With all that said, Tolkien fans are likely to forgive every single one of the film's failings as soon as the "Riddles in the Dark" scene hits the screen. Watching Bilbo and Gollum (Andy Serkis) have it out with a battle of wits in an underground cavern is amazingly compelling. Both characters are so well played here, with the actors saying their lines yet still conveying their true feelings. Bilbo is simply trying to escape with his life. Gollum sees him as a meal. But both do the dance of formality. If you have even a passing interest in the source material, this is a must-see sequence.
One aspect of the film that's gotten a lot of press lately is the projection format. We saw "An Unexpected Journey" in 48 frames-per-second HFR 3-D, which is double the standard film frame rate. It's a new display technology that Jackson is pushing for, with the promise of unrivaled clarity. Unfortunately, this is an area where Jackson overreached.
On the one hand, the extra clarity is true. The high-speed nature of the film display removes motion blur and makes everything look as if you're right there on set with the actors. The downside is that it makes everything look as if you're right there on set with the actors.
While the film technology may be up to snuff, watching "An Unexpected Journey" in HFR 3-D makes it very clear that the lighting crew and the visual effects team don't really know how to properly handle the higher frame rate. The HFR format works for outdoor scenes at dusk or dawn, especially when the camera is pulled back. Move indoors, though, or to a scene where the camera is close in on a group, and it's like watching a behind-the-scenes video. All of the extra clarity exposes the sets for sets and destroys the illusion of it behind a physical location.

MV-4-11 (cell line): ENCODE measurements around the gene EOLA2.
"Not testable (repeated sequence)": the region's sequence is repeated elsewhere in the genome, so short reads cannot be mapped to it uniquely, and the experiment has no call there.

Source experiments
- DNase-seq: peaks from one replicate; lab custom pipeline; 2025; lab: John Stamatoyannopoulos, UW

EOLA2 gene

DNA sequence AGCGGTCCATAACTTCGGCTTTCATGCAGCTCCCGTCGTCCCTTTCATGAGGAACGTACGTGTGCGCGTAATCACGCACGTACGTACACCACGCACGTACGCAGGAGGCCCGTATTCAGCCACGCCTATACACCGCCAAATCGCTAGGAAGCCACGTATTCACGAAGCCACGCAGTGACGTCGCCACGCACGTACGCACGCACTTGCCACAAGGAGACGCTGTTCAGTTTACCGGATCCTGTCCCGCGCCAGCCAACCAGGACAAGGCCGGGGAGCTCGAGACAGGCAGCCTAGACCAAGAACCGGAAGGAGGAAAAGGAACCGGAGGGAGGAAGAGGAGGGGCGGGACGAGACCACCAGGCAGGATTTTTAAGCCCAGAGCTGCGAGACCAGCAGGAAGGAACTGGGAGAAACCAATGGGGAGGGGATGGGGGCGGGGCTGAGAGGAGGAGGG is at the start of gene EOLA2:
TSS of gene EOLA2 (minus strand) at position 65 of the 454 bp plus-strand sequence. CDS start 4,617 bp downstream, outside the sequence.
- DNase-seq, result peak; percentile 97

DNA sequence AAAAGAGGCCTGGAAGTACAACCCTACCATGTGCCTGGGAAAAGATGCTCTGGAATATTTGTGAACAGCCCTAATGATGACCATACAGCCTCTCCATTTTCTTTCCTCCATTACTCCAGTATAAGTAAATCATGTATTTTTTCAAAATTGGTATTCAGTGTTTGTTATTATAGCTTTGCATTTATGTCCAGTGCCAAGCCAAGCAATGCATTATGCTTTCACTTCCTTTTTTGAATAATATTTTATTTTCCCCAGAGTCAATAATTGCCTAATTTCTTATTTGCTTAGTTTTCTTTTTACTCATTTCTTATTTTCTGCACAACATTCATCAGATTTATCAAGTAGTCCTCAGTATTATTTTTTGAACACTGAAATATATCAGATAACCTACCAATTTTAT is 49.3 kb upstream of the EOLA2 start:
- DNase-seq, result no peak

The extensive CGI work in the movie suffers the same fate. As a quick test, wave your hand in front of your face. See how your hand seems to multiply? That's motion blur. None of the CGI work in "An Unexpected Journey" has that. It's all crystal clear when in motion and, as a result, looks completely unnatural. Rather than feel like a big-screen epic, many of the scenes with extensive CGI felt like watching a video game cut scene on the big screen. The one exception to this is Gollum. He is simply fantastic.
HFR as a format may be the future of cinema, but before it can get to that point, all of the supporting crews need to learn how to properly work with the new technology. Otherwise, all it does is shine a bright light on glaring flaws. Jackson overreached by using it.
Ultimately, "The Hobbit: An Unexpected Journey" is a mixed bag. While the underlying story is good, the presentation isn't Jackson's best. If you simply want to spend more time in Middle-earth, go see it and enjoy it. If you want to see the good stuff, wait for "An Unexpected Journey" to hit video and reserve your theater time for "The Desolation of Smaug." No matter what you choose, just make sure you see it in traditional 24fps. It will look a whole lot better.
"The Hobbit: An Unexpected Journey" is rated PG-13 and has a running time of 2 hours and 49 minutes. It is showing in 2-D, 3-D, IMAX 3-D and HFR 3-D.
Editor's Note: Want to explore Middle-earth yourself? Be sure to check out our review of LEGO: The Lord of the Rings for more.